Members of the Las Vegas City Council remain divided over how to regulate building-sized advertising wraps downtown.
On Tuesday, the council’s recommending committee voted 2-1 in favor of a bill that would set size and use restrictions on the wraps, but only after shortening the amount of time a sign permit would cover from three years to one.
The change, proposed by Councilman Bob Coffin and backed by Councilman Bob Beers, was opposed by Councilman Steve Ross, the bill sponsor, who was in the gallery for the meeting.
Coffin and Beers weren’t swayed by testimony from Ross, billboard companies and casino lobbyists who said the proposed ordinance was a result of a hard-fought compromise.
Beers said after the meeting that members of the public at large, not just billboard and casino companies, should have a chance to weigh in on the subject.
“They were the stakeholders who were not part of the stakeholders meeting,” Beers said.
Coffin said he supported the major elements of the regulatory bill, such as limiting such signs to buildings no shorter than nine stories, requiring wraps to be no lower than 15 feet from the ground and a plethora of other conditions.
Besides size and placement rules, the wraps could be used only to advertise on-premises attractions, a limitation aimed at ensuring the signs are used to advertise the casinos on which they are wrapped as opposed to turning the downtown skyline into billboards for consumer products.
Coffin questioned the wisdom of making permits for such signs valid for three years. Coffin, who said he lives 162 feet from Las Vegas Boulevard, worried it would mean that if an objectionable wrap made it through the permit process, residents would have to look at it for three years before the council could have another chance to weigh in.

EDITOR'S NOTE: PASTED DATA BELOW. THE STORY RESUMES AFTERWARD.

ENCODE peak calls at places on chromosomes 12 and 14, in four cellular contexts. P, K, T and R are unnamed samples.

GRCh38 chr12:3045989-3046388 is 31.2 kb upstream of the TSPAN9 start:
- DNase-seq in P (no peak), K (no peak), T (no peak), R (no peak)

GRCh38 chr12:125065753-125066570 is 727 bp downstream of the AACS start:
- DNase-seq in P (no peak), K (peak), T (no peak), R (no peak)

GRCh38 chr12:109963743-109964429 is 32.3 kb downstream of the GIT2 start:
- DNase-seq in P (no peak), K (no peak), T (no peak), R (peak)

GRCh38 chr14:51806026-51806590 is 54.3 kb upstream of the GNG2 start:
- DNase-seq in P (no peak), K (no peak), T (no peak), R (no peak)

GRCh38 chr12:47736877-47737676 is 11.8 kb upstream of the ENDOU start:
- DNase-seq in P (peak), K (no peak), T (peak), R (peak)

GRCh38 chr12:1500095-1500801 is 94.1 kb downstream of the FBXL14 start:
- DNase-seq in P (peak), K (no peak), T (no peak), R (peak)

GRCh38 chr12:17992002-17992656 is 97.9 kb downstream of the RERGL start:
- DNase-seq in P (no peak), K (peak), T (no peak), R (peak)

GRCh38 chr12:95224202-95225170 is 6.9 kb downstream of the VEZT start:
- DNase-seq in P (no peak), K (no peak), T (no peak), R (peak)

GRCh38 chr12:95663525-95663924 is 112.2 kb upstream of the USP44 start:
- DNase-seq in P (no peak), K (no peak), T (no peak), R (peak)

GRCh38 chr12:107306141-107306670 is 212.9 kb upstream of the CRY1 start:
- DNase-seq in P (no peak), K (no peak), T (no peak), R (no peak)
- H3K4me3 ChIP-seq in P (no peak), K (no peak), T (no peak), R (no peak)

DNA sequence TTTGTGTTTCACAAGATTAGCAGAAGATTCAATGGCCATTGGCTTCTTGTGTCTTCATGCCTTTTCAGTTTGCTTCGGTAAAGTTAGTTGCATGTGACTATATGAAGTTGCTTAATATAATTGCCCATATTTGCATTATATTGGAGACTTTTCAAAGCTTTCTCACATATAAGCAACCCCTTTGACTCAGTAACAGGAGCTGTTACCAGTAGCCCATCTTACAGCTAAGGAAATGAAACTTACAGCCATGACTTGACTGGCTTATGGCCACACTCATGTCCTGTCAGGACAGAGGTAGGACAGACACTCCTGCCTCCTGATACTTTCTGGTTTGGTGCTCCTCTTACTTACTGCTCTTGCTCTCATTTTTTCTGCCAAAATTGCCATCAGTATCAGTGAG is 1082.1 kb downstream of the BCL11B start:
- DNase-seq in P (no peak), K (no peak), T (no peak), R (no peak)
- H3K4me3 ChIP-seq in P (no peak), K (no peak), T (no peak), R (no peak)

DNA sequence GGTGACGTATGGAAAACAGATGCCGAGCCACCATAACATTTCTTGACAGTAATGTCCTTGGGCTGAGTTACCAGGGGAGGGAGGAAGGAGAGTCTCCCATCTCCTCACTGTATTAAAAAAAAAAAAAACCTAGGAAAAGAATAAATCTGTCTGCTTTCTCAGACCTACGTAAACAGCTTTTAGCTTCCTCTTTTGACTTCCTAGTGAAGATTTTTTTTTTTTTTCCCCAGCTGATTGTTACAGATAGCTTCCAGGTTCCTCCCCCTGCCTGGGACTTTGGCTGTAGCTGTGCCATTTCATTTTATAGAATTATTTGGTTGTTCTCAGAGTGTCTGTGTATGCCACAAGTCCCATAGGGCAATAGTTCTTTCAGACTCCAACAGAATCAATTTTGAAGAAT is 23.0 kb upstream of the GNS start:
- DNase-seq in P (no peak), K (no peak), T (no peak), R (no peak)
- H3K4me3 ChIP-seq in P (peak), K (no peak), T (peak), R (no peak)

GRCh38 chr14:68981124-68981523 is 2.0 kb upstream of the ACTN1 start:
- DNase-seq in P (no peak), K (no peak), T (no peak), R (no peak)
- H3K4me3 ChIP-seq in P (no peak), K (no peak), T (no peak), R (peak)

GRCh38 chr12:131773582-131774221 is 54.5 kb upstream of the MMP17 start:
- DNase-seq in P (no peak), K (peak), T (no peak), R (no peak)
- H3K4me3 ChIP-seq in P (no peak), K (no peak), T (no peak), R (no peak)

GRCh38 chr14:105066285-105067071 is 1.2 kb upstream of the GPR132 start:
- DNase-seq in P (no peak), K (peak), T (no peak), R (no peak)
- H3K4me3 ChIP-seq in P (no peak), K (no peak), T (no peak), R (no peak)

Although Terry Murphy, a lobbyist for the D Las Vegas, a downtown hotel-casino, said companies with buildings that could support such signs have agreed to keep the content tasteful, Coffin feared the economic incentive that has led to racy advertising on the Strip could lead to objectionable imagery in larger-than-life form on downtown building facades.
“Everybody on the Strip is getting into the t-and-a business,” Coffin said. “I have no doubt there is a race to the bottom on that, pardon the pun.”
Both Beers and Coffin acknowledged the council’s authority is limited when it comes to regulating content of wrap signs.
But they each said annual permit reviews would make it easier to keep controversial content off buildings, even if the council couldn’t overtly rule against a permit over specific content concerns.
Ross, who sponsored the bill, said he will continue pushing for a three-year time limit on permits.
The ordinance is scheduled to go before the City Council on May 1. Building-sized signs are in place on the D and the former Lady Luck, which is under renovation and is expected to open this year under the name Downtown Grand.
The D sign was approved through a temporary permit and will eventually need approval under a master sign plan to remain, said city spokeswoman Diana Paul.
The Downtown Grand signs were approved under a variance, so they won’t need another approval unless the owners want to change them, she said.